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Guillain-Barré syndrome


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An acute disorder of spinal nerve roots, probably immunological in origin, occurring as a complication of other conditions, such as viral infections, characterized by paralysis of peripheral muscles, often ascending from the legs through the trunk to the upper limbs and occasionally extending to respiratory and facial muscles. The condition mostly affects motor nerve roots, but there is often some accompanying sensory loss. Progression may continue for some weeks, followed by a period of stability and usually a slow recovery. It was thought to be an adverse reaction to vaccination, notably anti-influenza vaccine against swine influenza in 1976 in the United States, but reanalysis of the data suggested that the number affected could have occurred by chance, rather than as a consequence of vaccination. The eponym honors the French neurologists Jean Barré (1880–1971) and Georges Guillain (1876–1961). Further information is available at http://www.ninds.nih.gov/disorders/gbs/gbs.htm.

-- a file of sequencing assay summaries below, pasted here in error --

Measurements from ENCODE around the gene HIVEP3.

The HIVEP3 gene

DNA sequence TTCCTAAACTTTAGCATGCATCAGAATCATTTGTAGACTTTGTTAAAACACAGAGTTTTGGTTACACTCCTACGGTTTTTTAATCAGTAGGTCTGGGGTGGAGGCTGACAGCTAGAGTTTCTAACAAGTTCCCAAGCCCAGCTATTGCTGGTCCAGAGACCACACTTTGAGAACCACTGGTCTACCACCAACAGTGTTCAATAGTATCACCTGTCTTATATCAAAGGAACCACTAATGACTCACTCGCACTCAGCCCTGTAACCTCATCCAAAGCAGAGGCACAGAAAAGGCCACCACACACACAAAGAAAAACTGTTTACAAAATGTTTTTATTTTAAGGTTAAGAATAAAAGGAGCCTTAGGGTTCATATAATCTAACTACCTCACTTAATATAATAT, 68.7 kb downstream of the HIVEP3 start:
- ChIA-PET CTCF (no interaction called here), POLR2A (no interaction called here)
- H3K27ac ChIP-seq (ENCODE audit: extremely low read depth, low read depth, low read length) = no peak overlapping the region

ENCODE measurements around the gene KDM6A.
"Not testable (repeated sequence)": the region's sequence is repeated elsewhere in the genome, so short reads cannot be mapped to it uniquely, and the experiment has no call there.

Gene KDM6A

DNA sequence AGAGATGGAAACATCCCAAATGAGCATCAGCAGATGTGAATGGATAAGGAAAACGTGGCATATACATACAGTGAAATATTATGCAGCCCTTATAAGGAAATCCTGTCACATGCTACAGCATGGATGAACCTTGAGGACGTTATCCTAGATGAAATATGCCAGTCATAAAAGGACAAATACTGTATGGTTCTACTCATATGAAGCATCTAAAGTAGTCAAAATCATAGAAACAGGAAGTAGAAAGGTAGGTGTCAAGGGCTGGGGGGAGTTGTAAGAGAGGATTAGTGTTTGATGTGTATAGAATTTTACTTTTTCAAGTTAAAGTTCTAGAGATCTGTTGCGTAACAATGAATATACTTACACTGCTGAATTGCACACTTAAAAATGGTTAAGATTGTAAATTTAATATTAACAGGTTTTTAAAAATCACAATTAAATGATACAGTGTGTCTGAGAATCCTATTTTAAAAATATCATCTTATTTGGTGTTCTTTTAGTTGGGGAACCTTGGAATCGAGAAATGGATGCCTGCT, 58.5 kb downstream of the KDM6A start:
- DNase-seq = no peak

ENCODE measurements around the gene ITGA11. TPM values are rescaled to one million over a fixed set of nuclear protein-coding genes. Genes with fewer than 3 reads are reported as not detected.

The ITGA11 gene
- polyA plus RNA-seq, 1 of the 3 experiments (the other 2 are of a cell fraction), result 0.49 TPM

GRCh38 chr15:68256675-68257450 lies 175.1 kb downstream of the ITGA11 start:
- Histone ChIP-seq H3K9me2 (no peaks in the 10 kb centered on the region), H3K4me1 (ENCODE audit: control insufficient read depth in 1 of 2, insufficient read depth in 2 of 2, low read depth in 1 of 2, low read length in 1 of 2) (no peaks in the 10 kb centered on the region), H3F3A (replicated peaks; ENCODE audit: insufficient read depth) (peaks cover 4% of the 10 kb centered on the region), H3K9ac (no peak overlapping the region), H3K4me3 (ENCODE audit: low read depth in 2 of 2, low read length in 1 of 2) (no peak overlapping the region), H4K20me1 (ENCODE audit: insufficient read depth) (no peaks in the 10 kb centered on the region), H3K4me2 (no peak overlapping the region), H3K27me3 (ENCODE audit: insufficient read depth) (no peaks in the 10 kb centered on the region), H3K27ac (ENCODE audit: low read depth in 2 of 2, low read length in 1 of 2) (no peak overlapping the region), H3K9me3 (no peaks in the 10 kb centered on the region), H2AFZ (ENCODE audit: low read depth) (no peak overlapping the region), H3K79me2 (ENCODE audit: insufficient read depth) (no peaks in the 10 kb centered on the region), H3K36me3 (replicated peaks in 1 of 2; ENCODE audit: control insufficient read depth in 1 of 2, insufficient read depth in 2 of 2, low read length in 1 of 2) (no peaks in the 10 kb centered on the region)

Subjects: Public Health and Epidemiology.


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